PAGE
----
SOURCE : PTI
The overall situation along the Line of Actual Control (LAC) with China in the eastern theatre is “reasonably calm” and “firmly under control”, Eastern Army Commander Lieutenant General Rana Pratap Kalita has said, asserting that the Indian military is fully prepared to deal with any eventuality.
He said the Indian Army’s focus has been on boosting its military capability and enhancing the surveillance of activities by the Chinese People’s Liberation Army (PLA) along the LAC.
The commander said the region has been stable and no major “changes or palpable shift of stance has been noted”, in comments that came amid a continuing face-off between Indian and Chinese troops at the friction points of Demchok and Depsang in eastern Ladakh.
He said the Army is in a better position now to monitor the area of its interest in the eastern theatre with the enhancement of infrastructure close to the LAC and induction of various platforms such as drones, helicopters and electronic surveillance equipment.
The eastern theatre largely comprises the border areas along the LAC in Sikkim and Arunachal Pradesh and the frontier areas have a number of sensitive forward locations, including in the Tawang and North Sikkim sectors.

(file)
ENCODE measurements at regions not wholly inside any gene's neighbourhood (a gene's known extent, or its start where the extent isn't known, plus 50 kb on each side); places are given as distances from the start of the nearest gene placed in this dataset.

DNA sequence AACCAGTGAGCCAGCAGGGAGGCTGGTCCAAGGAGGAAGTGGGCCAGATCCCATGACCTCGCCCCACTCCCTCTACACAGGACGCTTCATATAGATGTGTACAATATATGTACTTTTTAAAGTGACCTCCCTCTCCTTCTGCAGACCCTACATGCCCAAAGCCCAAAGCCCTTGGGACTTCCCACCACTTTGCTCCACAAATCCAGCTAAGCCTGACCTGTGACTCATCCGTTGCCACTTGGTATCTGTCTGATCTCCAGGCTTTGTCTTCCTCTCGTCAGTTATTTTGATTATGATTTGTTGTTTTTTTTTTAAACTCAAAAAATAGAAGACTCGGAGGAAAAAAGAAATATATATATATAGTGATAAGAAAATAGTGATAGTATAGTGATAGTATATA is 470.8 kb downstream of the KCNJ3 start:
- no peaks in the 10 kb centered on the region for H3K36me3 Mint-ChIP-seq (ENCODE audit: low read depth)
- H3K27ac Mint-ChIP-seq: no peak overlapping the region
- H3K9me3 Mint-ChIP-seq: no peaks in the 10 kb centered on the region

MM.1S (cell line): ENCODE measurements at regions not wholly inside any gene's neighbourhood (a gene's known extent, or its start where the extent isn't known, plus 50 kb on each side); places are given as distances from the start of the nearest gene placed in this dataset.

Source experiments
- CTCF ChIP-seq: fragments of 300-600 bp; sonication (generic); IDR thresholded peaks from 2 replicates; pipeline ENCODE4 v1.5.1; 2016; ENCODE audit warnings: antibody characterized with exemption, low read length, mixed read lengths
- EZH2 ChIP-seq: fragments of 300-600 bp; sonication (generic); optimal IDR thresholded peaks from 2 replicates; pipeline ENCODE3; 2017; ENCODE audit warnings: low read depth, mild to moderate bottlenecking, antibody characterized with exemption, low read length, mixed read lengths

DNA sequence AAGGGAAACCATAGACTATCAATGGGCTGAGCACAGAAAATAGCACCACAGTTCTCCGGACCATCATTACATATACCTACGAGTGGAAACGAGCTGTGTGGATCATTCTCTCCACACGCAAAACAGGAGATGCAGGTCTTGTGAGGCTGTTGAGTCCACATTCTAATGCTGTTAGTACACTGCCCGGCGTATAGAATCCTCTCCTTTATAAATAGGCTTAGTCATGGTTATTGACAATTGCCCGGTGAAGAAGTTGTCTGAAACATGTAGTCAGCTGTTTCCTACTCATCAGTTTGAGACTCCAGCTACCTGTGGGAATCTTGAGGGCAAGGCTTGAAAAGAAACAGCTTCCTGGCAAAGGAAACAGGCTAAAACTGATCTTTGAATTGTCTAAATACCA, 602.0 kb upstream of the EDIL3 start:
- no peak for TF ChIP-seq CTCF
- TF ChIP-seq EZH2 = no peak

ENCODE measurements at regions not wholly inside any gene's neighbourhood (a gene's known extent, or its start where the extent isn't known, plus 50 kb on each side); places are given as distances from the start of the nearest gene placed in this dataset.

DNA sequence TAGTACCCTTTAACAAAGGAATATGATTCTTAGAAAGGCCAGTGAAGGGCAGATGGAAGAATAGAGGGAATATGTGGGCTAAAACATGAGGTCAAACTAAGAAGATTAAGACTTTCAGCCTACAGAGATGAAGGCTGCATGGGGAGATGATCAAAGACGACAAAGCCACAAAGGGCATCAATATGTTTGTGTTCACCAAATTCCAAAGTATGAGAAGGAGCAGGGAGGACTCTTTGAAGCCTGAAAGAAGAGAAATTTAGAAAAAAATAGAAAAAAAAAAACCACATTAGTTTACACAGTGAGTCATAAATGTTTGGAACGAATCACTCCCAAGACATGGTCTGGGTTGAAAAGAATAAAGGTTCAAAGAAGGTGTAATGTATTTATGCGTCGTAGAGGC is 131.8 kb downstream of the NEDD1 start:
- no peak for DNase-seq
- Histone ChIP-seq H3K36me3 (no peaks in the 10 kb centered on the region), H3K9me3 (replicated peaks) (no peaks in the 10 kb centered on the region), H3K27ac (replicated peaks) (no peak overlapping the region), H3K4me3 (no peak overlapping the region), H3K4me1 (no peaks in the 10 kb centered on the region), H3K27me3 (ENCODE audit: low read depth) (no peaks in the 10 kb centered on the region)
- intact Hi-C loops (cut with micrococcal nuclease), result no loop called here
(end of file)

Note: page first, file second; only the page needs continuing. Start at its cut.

“Let me assure you that the Indian Army is fully prepared to deal with any eventuality in the eastern theatre. The border issue with China is being dealt with at all levels to ensure that there is no friction,” Lt Gen. Kalita said.
He made the comments during an informal interaction with a group of visiting journalists in Kibithu on Saturday after the Army garrison in the strategic location was named after India’s first Chief of Defence Staff, General Bipin Rawat, who died in a helicopter crash on December 8 last year.
Lt Gen. Kalita said the Indian Army is continuously monitoring the activities of the PLA along the LAC and is well-poised to mitigate any challenge.
“We are also continuously monitoring the activities along the borders. We are vigilant and observant of each and every development along our borders,” he said.
India has been ramping up the development of infrastructure along the nearly-3,500-km LAC following the eastern Ladakh standoff that began on May 5, 2020.
“We have thoroughly prepared ourselves over the period of time and are well poised to mitigate any challenges and eventualities in the eastern theatre,” Lt Gen. Kalita said.
The Eastern Army commander said India and China have a robust mechanism in accordance with bilateral pacts to defuse any emerging situation in the region.
“We have a robust mechanism in place, which is in accordance with the existing bilateral agreements and various protocols to defuse any emerging situation and tension at the tactical level,” he said.
“We are focusing on operational capability development in all spheres. Mainly the area of focus has been infrastructure development, increasing connectivity and modernisation of the armed forces,” he noted.